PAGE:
I started to write about how I couldn't stop puking when he was born. He had a needle feeding an IV into his head and I didn't know what else to do with my worry. I wound up trying to continue typing through tears clouding my eyes because I am so proud of him now and because I am so happy that he doesn't remember most of the things I fought so hard to protect him from growing up. We're brothers, we bear scars inflicted by one another. Thankfully, his adult teeth settled in normally even after I'd managed to knock several of his milk teeth out with a baseball bat (by accident, I swear!), but my toenails have never looked quite the same since he picked up a rock and smashed them off of my right foot when I wasn't paying attention (not an accident, I'm certain!), although his doing so certainly got my attention.
But here's the thing that's interesting:
Western men are, in essence, expected to dissociate themselves from their internal emotional state and relate to general society through a very narrow prescripted set of emotional cues. We're allowed jocularity, enthusiasm (for sports, money, and women), and stoicism. If we have some modicum of power over our fellows, we're also allowed public displays of frustration and/or anger. But to be sad, withdrawn, or quiet is considered weird. Compassion is tolerated from certain professions (e.g., MDs only) but is regarded elsewhere as creepy.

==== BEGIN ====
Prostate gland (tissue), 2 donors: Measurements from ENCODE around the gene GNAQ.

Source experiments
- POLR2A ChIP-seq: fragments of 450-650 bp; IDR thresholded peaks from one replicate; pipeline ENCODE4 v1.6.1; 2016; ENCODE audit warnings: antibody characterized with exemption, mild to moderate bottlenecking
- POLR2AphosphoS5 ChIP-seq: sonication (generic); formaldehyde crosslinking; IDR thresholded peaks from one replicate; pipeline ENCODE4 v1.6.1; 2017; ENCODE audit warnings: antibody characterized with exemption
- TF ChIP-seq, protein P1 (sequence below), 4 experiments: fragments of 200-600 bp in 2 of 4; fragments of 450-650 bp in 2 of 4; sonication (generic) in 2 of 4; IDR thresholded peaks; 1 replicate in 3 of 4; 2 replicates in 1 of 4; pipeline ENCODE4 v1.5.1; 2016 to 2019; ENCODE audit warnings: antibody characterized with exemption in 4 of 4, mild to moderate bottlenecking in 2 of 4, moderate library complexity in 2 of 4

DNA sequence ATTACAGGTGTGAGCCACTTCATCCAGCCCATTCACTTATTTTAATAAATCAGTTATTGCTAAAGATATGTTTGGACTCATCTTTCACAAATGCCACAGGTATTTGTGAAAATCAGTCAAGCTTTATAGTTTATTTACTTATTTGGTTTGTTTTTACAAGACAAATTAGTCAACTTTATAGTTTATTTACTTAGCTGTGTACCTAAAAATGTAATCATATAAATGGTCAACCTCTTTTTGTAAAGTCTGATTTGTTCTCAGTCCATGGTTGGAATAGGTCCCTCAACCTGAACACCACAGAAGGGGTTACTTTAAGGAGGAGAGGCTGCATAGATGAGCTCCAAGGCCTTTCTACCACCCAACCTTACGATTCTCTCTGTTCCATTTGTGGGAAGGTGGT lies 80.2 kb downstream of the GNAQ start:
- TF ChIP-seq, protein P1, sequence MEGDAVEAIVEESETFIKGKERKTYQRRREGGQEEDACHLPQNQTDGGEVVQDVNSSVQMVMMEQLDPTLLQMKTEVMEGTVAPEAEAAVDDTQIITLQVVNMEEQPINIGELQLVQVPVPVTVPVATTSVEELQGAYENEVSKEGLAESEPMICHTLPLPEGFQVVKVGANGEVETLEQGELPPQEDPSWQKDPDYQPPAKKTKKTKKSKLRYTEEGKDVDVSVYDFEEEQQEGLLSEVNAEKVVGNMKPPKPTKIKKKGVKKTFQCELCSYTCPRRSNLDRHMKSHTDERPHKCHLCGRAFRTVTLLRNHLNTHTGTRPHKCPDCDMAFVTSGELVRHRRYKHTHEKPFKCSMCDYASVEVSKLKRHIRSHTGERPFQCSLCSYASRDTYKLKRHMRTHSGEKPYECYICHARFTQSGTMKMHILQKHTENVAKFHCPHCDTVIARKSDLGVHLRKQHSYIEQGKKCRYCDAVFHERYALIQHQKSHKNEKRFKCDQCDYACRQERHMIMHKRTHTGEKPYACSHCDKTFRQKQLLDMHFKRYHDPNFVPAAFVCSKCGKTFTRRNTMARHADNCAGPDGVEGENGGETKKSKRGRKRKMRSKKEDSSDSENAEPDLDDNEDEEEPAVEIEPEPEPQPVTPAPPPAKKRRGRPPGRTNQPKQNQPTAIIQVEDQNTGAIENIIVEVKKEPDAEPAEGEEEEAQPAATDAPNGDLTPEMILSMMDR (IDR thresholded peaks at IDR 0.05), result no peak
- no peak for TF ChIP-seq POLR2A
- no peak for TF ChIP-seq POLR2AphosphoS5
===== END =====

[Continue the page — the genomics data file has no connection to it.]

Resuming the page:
I don't claim to know where these proscribed action sets came from, but I do observe that they are rather inflexibly reinforced through everyday interactions among men. I posit here that these perpetuate the irresponsible man-child phenotype I discussed in the post just below.
To completely assume adulthood and its obligations is to also assume its mores and social rituals, including the restrictive expression of male emotions. As a result, it is far easier for young men to float along expressing nothing but "dude!" and lust than it is to develop the maturity required to really feel anything in the first place and then be caught up in the inherent cognitive dissonance of Western expression.
Consequently, to help change the definition of a